Roadtrip ~6000 km to Death Valley and Back. Will we make it? - Club Touareg Forums
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post #1 of 31 Old 02-24-2019 Thread Starter
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Roadtrip ~6000 km to Death Valley and Back. Will we make it?

This spring we are heading to Death Valley towing our Pop-up camper and Touareg. We will cover 5-6000 km over the return trip. We will be trying some offloading and we will be trying RV'ing and some form nomadic life for 2 weeks. Will we make it back without drama? How will the TDI emissions fix behave? Will we run out of DEF? What problems will we encounter on the way? Will we become Overlanders, RV'ers, something in between or neither? Will we get stuck in snow on mountain passes or will be wimp out early due to heat in the desert - or will we freeze in the desert or shred our sidewalls? Will I sell the trailer when we get home? I don't know, but if you want to know I am going to write about it here.

You can post your questions, predictions, recommendations, and you can tell me if we are doing it all wrong. My wife and our 8 year old son...will he blow up in the car due to boredom or will exploring Death Valley hold all our interests? WHO knows? We do not know yet, but we will find out soon.

I'm not going to give away all the secrets right away but I like to think we will be well prep'd for our intended journey. My big question is, how will the Touareg 2014 sport suspension handle some unpleasantly bumpy roads? I already know it is not great, even on graded gravel- but that was with 20" tires. Now I have 18" Nokian Rotiiva AT. We leave in several weeks. There is barely time to complete ToDo lists, gather spares, give the RV a little TLC and get the WD Hitch set up properly as there is still snow on the ground here. The snow makes it a bit difficult to get the RV prepped and de-winterized!

Here is a little preview of this rig from couple years ago. I intend to dial that rear sag out any day now, in contravention of VW's advice on WD as many of you here at CT already do...and I won't be taking the dual sport bike on this trip.

Yesterday I purchased a 12V powered tongue jack from our discount cheap china parts store - Princess Auto. The first hurdle was getting it installed because after the old jack came out I found out it was ever so slightly tapered. The lower jack hole was about 2 mm too small. I am handy but not a metal worker and I was quite a bit concerend about the prospects of enlarging a large metal hole in 1/8" steel plate. I purchased a grinding stone for my drill and got to work. It took about 10-15 minutes of grinding but the new jack slid right in, bolted down, and got wired up. I really didn't want the hassle of taking the trailer to a welder for this problem and thankfully I didn't have to. Puzzle piece number one for RV upgrades was now in place. The 12V jack is going to help out as using the WD hitch system seems to need more ups and downs during set-up and day to day operations.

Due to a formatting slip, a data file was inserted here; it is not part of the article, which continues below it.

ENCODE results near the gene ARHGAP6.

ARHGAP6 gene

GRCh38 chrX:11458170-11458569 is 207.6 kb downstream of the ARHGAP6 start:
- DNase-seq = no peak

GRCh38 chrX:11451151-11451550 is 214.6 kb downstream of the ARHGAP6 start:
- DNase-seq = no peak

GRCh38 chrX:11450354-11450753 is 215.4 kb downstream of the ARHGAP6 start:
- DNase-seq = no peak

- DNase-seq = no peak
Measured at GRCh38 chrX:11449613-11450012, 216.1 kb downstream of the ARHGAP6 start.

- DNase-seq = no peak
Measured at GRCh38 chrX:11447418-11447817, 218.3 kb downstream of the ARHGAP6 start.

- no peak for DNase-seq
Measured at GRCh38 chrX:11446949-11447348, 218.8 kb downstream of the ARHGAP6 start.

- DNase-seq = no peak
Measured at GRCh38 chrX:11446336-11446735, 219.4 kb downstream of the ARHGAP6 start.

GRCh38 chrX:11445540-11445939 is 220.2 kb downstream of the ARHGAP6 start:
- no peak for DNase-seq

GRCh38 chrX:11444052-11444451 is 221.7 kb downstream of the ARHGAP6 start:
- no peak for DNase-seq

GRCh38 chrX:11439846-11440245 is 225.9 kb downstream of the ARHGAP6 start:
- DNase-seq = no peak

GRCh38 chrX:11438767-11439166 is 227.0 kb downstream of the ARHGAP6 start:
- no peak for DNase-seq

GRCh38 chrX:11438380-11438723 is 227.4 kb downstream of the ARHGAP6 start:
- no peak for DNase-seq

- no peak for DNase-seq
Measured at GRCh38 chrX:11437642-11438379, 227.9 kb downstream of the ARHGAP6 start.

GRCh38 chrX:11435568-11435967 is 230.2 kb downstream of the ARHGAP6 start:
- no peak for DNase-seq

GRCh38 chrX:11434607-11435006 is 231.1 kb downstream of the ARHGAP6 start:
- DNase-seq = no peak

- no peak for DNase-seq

The family is looking forward to warming up in the desert. What do you guys want to know?

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post #2 of 31 Old 02-25-2019
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Presumably you will top off adblu before you go?

Even if you have a full sized spare wheel for the Touareg, get some tire strings to deal with punctures.

There are lots of videos on how to use them.

Even better would be to find an old wheel and tire that''s holding air, bang in a couple of nails and practice.

VW Touareg models are as follows:
Generation 1: T1 is model 7LA & facelift T2 is model 7L6
Generation 2: T3 is model 7P5 & facelift T4 is model 7P6
Generation 3: T5 is model CR7 [Not available in "VW Atlas" North America!]
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post #3 of 31 Old 02-26-2019 Thread Starter
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Thanks for the comment. Nice to know there is a hint of interest. In fact, I waited very long to post something as our trip schedule was in jeopardy due to some possible overseas work commitments. No sooner did I make the post above then the threat of changing plans due to work come right back...so at the moment we are still planning but not sure if we will leave.

On the planning note, yes...I intend to take one full size spare. It will have a Pirelli snow tire on it though and it is 255/55/18 and the AT tires I will be running are 265/60/18 so the rolling diameter is a bit different. All the research I have done haven't definitively identified this as a critical issue or not. Of course not preferable for the long run I think we will take the chance of course and if we have to use the spare we will limit speed and duration.

I do have tire strings and the string tool and have had the opportunity to perform two repairs using them. One on my wife car and one on my brother-in-law's win laws car. It is certainly not easy, but not difficult either. Thanks for the recommendation to practice first. I imagine it could be very difficult on all terrain tires.

Ok, so on that note here is the list of everything I keep in m Touareg on a regular basis (can you tell I was a Boy Scout?). I removed the styrofoam rear tire well spacer bits and can fit all of the following in my spare tire well:
-orange rain jacket
-winter gloves
-tool kit, sockets wrenches, pliers
-OEM jack
-OEM tools
-OEM chocks
-OEM air compressor
-cheap Walmart air compressor
-spare fuses (normal
-spare fuses (mini)
-electrical tape
-duct tape
-jump cables
-towing draw bar with 2" ball
-4"x10K tow strap with loops
-2"x5k tow strap with hooks
-2x 2"x8k x 6 foot tow straps